Legislative Assembly for the ACT: 1998 Week 5 Hansard (27 August) . . Page.. 1490 ..
MR SPEAKER: Ms Tucker, I understand that you are seeking leave to make a statement relating to the arts debate yesterday.
MS TUCKER: Thank you, Mr Speaker. Yes, I am.
MS TUCKER: As members are aware, I was not able to be here for the debate yesterday because my daughter was critically ill in hospital. I want to make the comment that I was quite disappointed when Mr Wood explained to me that members were not prepared to adjourn that debate until I was available, knowing that I have an extremely strong interest in the issue, and that particularly Mrs Carnell and Mr Humphries said that it was not of concern; that what was most important to them was to get the issue off the paper. In this place, as politicians, we are all put in a position where obviously if our family are ill we ask to be considered. It is the first time I have ever asked for that, and I was quite disappointed, because I certainly would have supported that if another member had asked for it. It may be off the paper, Mr Speaker, but I can assure you that the cuts to the Institute of the Arts are not off the agenda of the community. They are extremely concerned about this, and it is not going to go away.
The motion of Mr Wood yesterday, in its original form, was a very important motion. The Greens would have supported it in its original form because we believe the arts matter. The arts matter a lot, Mr Speaker. When Mr Wood raised as a matter of public importance in the last sitting period the importance of arts in the ACT, I took the opportunity then to sound a warning. I said at that time:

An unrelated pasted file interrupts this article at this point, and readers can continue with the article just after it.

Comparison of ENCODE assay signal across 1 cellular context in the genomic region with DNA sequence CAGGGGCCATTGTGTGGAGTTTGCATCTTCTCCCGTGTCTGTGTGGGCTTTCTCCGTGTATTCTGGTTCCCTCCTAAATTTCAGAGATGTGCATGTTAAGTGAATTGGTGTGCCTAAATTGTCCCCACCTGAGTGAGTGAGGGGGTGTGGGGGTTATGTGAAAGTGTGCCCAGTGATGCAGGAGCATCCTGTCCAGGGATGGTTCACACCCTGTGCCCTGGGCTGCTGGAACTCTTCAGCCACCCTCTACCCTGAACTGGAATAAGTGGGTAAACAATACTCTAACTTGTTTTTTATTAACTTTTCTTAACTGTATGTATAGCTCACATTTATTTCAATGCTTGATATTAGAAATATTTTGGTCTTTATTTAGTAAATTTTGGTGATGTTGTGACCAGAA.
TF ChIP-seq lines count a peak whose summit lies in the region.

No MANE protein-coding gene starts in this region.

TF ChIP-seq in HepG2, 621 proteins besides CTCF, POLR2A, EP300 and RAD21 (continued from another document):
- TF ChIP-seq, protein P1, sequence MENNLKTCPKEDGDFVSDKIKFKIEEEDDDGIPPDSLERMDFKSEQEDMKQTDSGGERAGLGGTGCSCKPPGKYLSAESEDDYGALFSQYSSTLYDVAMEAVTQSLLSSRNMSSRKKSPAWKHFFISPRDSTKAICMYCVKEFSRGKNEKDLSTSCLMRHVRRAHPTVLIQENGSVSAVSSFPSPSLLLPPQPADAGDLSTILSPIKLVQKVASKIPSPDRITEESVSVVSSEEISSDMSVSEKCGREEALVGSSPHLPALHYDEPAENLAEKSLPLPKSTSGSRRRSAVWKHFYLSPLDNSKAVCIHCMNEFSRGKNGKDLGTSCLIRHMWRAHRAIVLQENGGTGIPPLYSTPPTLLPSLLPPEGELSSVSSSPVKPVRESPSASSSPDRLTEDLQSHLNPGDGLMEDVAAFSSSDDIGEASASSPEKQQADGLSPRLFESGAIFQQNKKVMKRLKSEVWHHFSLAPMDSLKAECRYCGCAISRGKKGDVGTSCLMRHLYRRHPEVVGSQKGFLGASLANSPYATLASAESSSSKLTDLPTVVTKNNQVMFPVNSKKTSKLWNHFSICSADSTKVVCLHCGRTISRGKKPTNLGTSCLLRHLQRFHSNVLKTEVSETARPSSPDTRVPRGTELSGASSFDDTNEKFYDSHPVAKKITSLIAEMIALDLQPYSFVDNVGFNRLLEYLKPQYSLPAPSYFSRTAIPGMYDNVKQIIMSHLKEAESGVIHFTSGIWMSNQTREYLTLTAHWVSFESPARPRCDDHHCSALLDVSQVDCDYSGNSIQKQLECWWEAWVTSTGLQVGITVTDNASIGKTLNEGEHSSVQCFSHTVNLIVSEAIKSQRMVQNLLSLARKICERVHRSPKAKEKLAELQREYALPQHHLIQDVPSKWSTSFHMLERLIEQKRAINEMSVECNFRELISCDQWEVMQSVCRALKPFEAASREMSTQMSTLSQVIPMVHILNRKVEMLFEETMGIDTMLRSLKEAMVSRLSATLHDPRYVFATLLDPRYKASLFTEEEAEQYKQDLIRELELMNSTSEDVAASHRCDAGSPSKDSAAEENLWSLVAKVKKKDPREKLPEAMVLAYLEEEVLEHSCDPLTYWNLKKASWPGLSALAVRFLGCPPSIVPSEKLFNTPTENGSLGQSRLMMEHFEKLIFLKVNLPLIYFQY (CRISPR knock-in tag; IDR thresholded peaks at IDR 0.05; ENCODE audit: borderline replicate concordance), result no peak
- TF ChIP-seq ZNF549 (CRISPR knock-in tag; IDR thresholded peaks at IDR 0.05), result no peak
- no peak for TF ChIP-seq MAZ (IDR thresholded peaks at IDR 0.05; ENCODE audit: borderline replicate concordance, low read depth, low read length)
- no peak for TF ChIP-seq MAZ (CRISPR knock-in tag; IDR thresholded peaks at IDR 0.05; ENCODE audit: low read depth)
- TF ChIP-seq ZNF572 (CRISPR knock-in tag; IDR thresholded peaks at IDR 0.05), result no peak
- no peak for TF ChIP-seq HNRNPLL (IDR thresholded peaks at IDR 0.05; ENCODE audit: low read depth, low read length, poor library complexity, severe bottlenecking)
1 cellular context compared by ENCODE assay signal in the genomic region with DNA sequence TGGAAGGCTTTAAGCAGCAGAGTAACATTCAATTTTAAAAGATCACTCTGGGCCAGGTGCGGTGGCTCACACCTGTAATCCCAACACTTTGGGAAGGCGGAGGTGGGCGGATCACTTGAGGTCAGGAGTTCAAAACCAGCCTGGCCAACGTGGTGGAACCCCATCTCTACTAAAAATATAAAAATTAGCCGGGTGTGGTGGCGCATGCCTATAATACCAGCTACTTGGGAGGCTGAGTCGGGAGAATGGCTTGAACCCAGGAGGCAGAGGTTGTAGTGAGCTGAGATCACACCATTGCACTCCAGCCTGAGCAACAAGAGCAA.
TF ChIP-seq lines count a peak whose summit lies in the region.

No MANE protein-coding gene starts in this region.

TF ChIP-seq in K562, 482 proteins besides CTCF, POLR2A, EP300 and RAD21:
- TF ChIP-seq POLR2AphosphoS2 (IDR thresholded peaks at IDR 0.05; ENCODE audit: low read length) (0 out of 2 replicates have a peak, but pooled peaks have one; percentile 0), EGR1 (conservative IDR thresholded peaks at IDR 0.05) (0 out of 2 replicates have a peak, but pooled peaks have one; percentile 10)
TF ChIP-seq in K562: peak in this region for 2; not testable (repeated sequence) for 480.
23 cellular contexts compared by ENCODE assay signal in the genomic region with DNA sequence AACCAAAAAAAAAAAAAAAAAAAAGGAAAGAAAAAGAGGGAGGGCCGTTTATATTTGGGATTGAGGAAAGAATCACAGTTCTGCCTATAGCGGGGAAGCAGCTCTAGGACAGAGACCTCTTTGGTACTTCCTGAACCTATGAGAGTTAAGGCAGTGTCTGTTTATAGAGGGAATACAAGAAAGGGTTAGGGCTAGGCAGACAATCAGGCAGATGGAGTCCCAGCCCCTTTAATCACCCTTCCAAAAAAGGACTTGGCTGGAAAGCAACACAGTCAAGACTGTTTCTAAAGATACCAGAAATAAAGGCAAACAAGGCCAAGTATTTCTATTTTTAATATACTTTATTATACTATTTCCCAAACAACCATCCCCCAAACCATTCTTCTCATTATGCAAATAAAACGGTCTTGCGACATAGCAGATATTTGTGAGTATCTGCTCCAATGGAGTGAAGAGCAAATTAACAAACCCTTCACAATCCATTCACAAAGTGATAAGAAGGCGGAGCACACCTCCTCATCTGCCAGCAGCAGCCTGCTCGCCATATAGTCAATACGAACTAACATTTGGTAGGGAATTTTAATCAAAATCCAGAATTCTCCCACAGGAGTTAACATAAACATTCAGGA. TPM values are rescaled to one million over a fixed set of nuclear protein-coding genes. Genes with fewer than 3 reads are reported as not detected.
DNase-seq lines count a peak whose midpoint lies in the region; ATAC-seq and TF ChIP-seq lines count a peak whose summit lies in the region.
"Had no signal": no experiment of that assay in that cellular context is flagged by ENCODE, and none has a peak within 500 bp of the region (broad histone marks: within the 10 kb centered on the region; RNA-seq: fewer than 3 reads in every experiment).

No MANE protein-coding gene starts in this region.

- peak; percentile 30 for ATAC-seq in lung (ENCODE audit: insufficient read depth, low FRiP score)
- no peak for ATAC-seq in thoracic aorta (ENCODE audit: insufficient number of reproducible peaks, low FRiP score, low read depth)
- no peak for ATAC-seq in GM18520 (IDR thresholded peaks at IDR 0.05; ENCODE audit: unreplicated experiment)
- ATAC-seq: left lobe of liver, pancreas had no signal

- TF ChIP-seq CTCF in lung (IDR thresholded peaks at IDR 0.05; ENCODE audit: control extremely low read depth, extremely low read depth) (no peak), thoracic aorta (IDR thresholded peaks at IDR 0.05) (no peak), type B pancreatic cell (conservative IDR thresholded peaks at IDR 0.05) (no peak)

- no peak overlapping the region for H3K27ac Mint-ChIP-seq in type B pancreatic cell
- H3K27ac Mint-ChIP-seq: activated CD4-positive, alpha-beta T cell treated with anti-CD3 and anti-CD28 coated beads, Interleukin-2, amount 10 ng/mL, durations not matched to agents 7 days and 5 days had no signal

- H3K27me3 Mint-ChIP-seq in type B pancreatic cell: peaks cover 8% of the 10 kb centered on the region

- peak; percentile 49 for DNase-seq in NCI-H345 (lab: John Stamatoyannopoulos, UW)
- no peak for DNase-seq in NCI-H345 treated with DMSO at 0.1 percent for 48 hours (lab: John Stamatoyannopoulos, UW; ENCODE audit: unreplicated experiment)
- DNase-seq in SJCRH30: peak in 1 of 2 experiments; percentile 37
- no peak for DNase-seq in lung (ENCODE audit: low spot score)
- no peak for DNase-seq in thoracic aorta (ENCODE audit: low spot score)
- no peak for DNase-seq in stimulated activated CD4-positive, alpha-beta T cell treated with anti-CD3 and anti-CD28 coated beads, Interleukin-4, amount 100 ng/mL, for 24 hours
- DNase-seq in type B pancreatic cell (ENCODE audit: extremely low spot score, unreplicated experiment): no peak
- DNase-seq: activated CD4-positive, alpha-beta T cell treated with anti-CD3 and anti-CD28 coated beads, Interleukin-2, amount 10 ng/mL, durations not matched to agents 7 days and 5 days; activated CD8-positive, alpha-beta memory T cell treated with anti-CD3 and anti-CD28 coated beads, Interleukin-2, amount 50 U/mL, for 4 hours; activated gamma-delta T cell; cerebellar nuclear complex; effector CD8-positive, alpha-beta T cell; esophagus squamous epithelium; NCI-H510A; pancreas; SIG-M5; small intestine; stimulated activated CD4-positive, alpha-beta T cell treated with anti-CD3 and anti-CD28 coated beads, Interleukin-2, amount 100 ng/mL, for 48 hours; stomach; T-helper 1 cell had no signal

We have to be really careful, now that the Chief Minister has taken over the arts, that we do not see it boxed up in the Chief Minister's Department and controlled with a fundamental, economic rationalist approach to the whole business.
Mr Speaker, recently one member of the community, after reading the Hansard on that debate, said how prophetic my words were. Yes, Mr Speaker, but I am not claiming to have special powers here. It is not exactly surprising to see the economic rationalist axe coming in on the arts. It is predictable, in fact. Mrs Carnell's own speech in that debate on the importance of the arts was interesting. In her speech, the market and the arts were obviously very closely linked. The concept of value adding often appears. Other characteristic phrases included "funding less activity", "funding it to succeed" and "funding what is likely to succeed". What does the Chief Minister and her Government mean by "succeed"? What is their view of success? Is it mainly to do with economic gain? Of course, there is money to be made from the arts, but the emphasis on value adding and economic gain does, for me, sound alarm bells. How well do community arts fit into this? Only to a point do they fit into this. Mr Speaker, while there is money to be made from the arts, the other very significant added value we all enjoy if we have vibrant and well-supported arts activities in our community is not about money. It is about unquantifiable qualities, about social benefits which do not show up on a balance sheet but which nevertheless matter a lot.